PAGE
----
Caring for rope fish is something that any hobbyist can handle, no matter how experienced they are. Many people think that due to their interesting appearance, they can require a lot of maintenance, but in fact, the exact opposite is true!
These fish are calm, peaceful and hardy. In fact, assuming you have a large enough tank, we think they make great beginner fish.
However, you still need to familiarize yourself with the basics of rope fish care before getting one. Although they can handle a wide range of parameters and environments, your goal should always be to help them thrive and live the best life possible.
The minimum recommended tank size for a rope fish is 50 gallons. These are big fish and they need enough space to be comfortable and live a stress free life.
If you decide to keep multiple string fish in the same tank, you need to add another 10-15 gallons for each additional fish. This will ensure that everyone has their own space and can stay out of each other’s way when necessary.
Rope fish care is fairly lenient when it comes to water parameters. With that said, we always recommend aiming for the “sweet spot” to maximize your comfort and lifespan.
- Water temperature: 72-82°F
- pH levels: 6-7.5
- Water hardness: 8-22KH
You should always make sure to do regular water level checks to make sure the conditions are right for your rope fish. While these fish are hardy and can handle a wide range of levels, they can be sensitive to changes within that range. .
Find your spot and do what you can to keep it as consistent as possible!
What to put in your tank
The basic requirements of what to include in your environment are pretty straightforward. Rope fish are not a species that needs a perfect combination of things to function, but you should try to make them as comfortable as possible to keep their stress levels low.
Having a decent amount of plants in the tank is something we recommend. In their natural habitat, they are used to navigating through vegetation and using it as a hiding place, so having it in your tank is a good idea.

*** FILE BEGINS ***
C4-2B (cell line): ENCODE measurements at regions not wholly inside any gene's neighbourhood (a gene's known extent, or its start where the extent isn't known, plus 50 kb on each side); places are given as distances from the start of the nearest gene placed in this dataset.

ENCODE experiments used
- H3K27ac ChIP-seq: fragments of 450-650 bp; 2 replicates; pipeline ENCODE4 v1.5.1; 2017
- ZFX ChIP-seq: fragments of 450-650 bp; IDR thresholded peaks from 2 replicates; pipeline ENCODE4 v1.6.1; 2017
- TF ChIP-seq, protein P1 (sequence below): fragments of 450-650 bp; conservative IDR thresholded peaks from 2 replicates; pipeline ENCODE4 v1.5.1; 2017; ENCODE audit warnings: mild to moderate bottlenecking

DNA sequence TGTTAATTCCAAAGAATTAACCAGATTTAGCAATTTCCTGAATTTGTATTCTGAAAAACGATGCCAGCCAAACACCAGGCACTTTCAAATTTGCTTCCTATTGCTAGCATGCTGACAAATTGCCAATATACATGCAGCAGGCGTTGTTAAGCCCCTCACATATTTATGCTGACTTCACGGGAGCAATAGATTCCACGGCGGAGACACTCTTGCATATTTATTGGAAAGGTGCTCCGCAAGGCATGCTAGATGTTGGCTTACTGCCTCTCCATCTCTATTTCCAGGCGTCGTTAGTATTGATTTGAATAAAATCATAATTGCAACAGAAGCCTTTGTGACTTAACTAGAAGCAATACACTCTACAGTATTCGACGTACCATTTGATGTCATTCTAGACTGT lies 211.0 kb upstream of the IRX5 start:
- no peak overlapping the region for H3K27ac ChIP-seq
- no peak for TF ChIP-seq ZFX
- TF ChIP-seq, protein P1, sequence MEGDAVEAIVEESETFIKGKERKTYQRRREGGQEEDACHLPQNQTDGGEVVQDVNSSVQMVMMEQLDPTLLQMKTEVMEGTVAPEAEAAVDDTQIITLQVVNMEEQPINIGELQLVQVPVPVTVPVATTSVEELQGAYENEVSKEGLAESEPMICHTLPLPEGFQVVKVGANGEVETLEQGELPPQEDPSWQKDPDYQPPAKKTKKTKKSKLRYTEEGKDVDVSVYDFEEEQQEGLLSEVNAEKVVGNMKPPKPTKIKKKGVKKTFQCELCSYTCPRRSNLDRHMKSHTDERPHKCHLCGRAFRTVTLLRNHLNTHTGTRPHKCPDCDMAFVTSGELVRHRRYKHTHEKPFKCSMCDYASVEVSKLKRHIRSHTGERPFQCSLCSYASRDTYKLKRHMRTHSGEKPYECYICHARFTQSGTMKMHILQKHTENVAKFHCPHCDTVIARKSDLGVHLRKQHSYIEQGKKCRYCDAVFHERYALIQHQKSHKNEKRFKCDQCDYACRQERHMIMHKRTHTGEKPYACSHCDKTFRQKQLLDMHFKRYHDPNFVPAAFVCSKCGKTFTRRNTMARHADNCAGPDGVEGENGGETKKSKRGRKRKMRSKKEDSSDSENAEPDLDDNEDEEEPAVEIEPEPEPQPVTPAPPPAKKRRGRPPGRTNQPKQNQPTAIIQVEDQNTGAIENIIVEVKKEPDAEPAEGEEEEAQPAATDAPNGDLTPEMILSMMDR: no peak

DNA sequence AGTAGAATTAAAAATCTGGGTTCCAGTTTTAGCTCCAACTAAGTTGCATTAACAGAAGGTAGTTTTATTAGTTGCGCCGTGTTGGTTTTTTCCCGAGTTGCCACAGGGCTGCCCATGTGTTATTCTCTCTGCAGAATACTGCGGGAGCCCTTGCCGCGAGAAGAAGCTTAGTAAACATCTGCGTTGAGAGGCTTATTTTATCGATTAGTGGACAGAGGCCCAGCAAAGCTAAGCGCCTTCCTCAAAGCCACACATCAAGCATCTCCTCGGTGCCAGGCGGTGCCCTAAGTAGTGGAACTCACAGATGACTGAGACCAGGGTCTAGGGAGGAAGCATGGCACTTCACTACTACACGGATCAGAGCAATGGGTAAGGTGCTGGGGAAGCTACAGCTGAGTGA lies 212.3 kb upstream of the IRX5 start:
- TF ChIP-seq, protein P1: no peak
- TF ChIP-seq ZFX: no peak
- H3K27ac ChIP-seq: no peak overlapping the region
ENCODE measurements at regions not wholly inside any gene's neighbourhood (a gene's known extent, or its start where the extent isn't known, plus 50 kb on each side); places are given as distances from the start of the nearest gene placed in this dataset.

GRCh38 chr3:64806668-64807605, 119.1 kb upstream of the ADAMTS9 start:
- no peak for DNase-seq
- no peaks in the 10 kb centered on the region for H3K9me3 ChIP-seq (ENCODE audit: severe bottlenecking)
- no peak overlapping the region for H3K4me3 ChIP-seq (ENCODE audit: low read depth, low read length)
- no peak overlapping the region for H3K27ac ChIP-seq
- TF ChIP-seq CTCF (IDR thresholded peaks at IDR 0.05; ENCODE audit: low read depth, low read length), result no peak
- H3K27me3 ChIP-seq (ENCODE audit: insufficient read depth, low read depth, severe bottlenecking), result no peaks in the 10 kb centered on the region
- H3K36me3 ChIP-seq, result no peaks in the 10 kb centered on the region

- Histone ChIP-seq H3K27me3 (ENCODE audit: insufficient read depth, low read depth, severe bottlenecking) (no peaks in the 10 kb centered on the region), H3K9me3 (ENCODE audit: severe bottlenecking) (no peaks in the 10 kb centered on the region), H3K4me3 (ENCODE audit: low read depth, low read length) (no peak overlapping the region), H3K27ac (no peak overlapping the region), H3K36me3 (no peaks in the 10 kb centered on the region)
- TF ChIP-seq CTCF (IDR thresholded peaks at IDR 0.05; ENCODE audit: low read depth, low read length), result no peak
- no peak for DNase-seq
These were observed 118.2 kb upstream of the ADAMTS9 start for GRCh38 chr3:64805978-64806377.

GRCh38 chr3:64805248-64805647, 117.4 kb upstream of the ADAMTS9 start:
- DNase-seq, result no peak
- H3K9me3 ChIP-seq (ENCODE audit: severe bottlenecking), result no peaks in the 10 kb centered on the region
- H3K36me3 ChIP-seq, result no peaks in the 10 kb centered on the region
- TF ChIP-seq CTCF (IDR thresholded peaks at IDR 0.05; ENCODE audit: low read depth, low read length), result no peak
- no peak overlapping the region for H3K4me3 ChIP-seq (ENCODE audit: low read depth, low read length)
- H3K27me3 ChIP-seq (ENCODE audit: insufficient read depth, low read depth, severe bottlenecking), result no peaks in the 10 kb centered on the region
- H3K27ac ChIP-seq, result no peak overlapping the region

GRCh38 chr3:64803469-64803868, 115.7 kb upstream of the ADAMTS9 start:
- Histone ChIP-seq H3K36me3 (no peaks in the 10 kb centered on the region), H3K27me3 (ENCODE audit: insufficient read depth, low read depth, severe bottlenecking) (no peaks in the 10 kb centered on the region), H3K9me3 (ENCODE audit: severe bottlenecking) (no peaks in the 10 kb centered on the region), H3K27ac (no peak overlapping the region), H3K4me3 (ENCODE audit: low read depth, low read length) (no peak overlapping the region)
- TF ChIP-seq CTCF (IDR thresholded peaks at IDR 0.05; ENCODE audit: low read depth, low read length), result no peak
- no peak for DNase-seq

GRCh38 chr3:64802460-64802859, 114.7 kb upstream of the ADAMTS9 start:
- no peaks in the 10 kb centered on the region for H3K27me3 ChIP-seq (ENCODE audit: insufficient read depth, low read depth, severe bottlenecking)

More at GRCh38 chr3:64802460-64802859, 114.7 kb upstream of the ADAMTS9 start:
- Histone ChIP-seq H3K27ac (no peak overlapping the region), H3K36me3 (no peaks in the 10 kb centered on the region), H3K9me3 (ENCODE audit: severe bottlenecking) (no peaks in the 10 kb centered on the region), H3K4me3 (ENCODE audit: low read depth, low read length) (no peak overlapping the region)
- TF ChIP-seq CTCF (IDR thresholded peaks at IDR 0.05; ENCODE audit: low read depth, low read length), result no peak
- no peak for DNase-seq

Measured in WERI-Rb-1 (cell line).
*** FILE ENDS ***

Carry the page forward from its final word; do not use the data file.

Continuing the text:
You’ll also want to make sure they have a good amount of rocks and hiding spots available. Rope fish like to squeeze into thin places for protection. Rocks, caves, and other decorations are a good idea (without making things too crowded).
Lastly, go with a sandy substrate in his tank. The rivers and the slow waters from which they come always have a smooth and pleasant bed. Anything hard like gravel can scratch or chafe your bottom.
Possible common diseases
Rope fish are a hardy animal and are not affected by any species-specific diseases. That said, you can get many of the usual diseases that affect other freshwater fish (such as ich).
It’s smart to periodically inspect your rope fish to make sure you don’t see any warning signs of disease. Stains, discoloration, or a sudden change in behavior may indicate that something is wrong.
You should also do your best to keep the water conditions constant. Although rope fish care is fairly easy when it comes to parameters and levels, these fish are prone to health complications if there is a significant change.
Food and Diet
Rope fish are carnivorous, which means you ‘ll need to feed them meaty foods as a staple in their diet. This will ensure that they get an adequate amount of protein and nutrients (as well as enrichment).
Some of the best foods to give them are bloodworms, ground beef, meat-based frozen foods, insect larvae, and beef hearts. Some owners will give them flakes and pellets to supplement their diet, but rope fish that have lived longer have generally been fed a meaty diet.
Sometimes you may want to sprinkle some live food into their diet as well. We like to do this for the sake of enrichment from time to time. While not the most convenient option for you as an owner, it is something your fish will appreciate.